Treading Lightly in Paradise

Leaving no trace is complicated in the Aloha State.

Hawaii illustration

I woke up at 4 a.m. to embark on one of the most gorgeous hikes I’ve ever done.

My friend Jessi and I drove three hours from Kihei, on Maui’s west coast, to the Pipiwai Trail in Haleakalā National Park. We hiked through bamboo groves and verdant rainforest, finding something beautiful around every bend: intricately designed plants, a massive tree with a trunk made up of strands of wood and branches that almost seemed to offer places to sit.

After 650 feet of elevation gain and 2 miles of trekking, we reached Waimoku Falls. Unbothered at being drenched with sweat and mist, I gazed up at the magnificent sight: 400 feet of water, framed by lush greenery, falling to a pool below.

It’s easy to go to Hawaii and see nothing but paradise. As a vaccinated, COVID-negative traveler last summer, I was granted an immense privilege to access a place cherished for its natural beauty and awe-inspiring sights. The 727-square-mile island of Maui is brimming with the divine, full of sacred sites often trampled over unknowingly by tourists. Hawaii is also a place marked by struggle, colonization, and militarization. I tried not to forget that. I carried with me the responsibility of being a guest, a delicate balance between thoughtful enjoyment and letting your cares wash away—and leaving no trace.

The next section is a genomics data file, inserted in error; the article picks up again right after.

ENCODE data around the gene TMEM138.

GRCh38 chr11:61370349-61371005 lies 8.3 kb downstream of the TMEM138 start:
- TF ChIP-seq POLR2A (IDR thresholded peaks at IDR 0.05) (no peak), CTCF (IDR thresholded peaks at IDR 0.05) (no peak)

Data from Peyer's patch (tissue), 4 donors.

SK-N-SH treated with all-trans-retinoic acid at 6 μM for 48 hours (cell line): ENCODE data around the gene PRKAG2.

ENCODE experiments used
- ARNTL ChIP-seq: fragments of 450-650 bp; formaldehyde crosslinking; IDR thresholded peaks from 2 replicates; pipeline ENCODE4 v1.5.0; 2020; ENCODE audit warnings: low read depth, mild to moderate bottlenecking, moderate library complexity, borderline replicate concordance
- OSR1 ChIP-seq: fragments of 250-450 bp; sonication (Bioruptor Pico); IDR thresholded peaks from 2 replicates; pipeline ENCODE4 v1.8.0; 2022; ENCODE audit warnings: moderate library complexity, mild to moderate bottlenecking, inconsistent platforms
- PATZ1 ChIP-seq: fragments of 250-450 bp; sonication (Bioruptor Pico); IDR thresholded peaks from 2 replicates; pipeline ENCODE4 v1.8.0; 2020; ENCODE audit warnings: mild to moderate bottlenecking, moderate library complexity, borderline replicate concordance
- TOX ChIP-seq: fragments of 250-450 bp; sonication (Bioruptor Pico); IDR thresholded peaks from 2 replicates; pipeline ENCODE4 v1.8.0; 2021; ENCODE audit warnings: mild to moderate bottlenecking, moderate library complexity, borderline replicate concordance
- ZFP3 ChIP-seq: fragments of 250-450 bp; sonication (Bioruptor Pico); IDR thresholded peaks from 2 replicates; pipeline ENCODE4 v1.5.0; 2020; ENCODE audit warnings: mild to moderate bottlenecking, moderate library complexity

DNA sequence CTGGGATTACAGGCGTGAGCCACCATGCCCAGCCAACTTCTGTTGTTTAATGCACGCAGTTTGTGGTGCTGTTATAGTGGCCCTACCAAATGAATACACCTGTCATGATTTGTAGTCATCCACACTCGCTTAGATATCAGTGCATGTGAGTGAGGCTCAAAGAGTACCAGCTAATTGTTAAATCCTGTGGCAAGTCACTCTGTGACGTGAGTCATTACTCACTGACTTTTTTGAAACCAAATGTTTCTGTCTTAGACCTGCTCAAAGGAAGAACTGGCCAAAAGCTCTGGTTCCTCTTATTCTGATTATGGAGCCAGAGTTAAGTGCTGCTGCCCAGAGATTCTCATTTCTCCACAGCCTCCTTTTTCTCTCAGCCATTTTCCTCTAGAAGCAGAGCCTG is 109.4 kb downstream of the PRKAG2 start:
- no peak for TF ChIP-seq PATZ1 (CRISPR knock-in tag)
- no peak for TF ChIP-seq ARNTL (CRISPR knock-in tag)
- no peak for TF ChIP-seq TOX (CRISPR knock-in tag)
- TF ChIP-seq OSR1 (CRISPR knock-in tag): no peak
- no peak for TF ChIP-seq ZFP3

Before traveling to Hawaii, Jessi and I had a conversation about what our trip would, and more importantly wouldn’t, look like. Our vision wasn’t of luaus, resorts, hula skirts, or coconut bras. We saw ourselves as travelers, after all, not tourists. We wanted to explore and experience Hawaii as it is. I bought and read Detours: A Decolonial Guide to Hawai’i.

But shortly after returning home, I read a news story about water shortages in Maui. Locals had their water access restricted as tourism soared. I felt a pit in my stomach. I had contributed to that. I’ve read more and more pleas from native Hawaiians and locals for visitors to stop coming to Hawaii since then. A pang of guilt strikes my heart every time.

Maui gave me the gift of presence. I felt content and at peace there. From seeing the sun set beneath the clouds from the 10,023-foot summit of a dormant volcano to snorkeling in the crystal-clear waters of the Molokini Crater, it was a fabulous trip. But was it really worth contributing to a system that prioritizes tourists over the people who actually live on the islands? How can I immerse myself in a place if my being there means something negative for others?

While I adored Hawaii and would love to explore its other islands, I wouldn’t make the same decision again. Traveling to new places is such a joy. It opens your eyes and your heart; it exposes you to new cultures and cuisines. But going forward, I’m determined to travel conscientiously, as aware as I can be of what my presence in a place really means.


Sarah Rafacz is a writer and editor. She lives in State College.